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ars technica

37

[Update: Ars denial] Samsung claims partnership with news publication Ars Technica in latest branding mishap

We all had a good laugh when Samsung announced its partnership with the knockoff "Supreme Italia" brand earlier this month. Interestingly, it seems like Samsung is making botching its partners' brands and logos somewhat of a trend. In a blog post announcing the expansion of its HDR10+ ecosystem, Samsung prominently features fellow news publication Ars Technica's logo alongside big names like Qualcomm, 20th Century Fox, Warner Bros, and more.

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22

Android N Developer Preview 2 Settings Hint At Deeper Virtual Reality Integration

Virtual reality is the tech topic du jour, with nearly every major hardware and software company (or one of their partners) looking into it in some capacity. Time will tell if this is just a fad or something that will truly change the way we interact with technology, but Google is hedging its bets. In addition to the growing Cardboard VR platform, a few user-facing changes in the second developer preview of Android N point to more robust support for virtual reality in the future.

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184

[Android 5.0 Lollipop Feature Spotlight] Carriers Can Now Have Google Play Install Their Crapware Automatically, Which Is Good Maybe

Carrier bloatware apps are quite an issue in the US, where many smartphones ship with almost as much useless junk as they do genuinely necessary applications. This junk is lovingly called "crapware," "bloatware," or "shit" interchangeably by those in the smartphone community. Because it is. This disdain largely stems from the fact that many bloatware apps can't be fully uninstalled, only disabled (some can't even manage to do that).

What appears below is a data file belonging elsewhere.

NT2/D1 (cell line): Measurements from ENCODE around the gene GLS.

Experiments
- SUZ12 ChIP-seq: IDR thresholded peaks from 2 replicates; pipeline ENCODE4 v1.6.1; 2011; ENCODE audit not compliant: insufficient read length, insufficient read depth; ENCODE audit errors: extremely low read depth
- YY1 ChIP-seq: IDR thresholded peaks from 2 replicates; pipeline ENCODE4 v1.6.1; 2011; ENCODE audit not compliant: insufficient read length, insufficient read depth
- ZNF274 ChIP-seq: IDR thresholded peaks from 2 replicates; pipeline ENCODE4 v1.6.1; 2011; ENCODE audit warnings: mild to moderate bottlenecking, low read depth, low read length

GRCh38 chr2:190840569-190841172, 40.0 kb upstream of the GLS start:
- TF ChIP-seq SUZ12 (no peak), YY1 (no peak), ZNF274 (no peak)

In Android 5.0, Google is hoping to give everyone another option: don't be so awful about it. In Lollipop, carriers can have a list of applications downloaded to a device automatically on first boot through the Play Store, meaning those apps are installed on the data partition, not the system one.

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82

Early Limited L Preview Release Battery Life Test By Ars Technica Shows Promising Results

At Google I/O last week, Google announced Project Volta, its effort to change and drastically improve how Android manages battery life. Since then the folks over at Ars Technica have downloaded the publicly available L developer preview build and put it through its paces. Is there a noticeable difference? Yes, apparently. They were able to get an an extra two hours of battery life out of their Nexus 5, an improvement of thirty-six percent. Regardless of how exact these numbers are, the difference suggests good things.

Battery

For the process, Ars used a single device, flashed to 4.4.4, signed in, updated apps, charged up, and ran the test (which keeps the screen on and automatically loads a webpage over Wi-Fi every 15 seconds until the battery dies).

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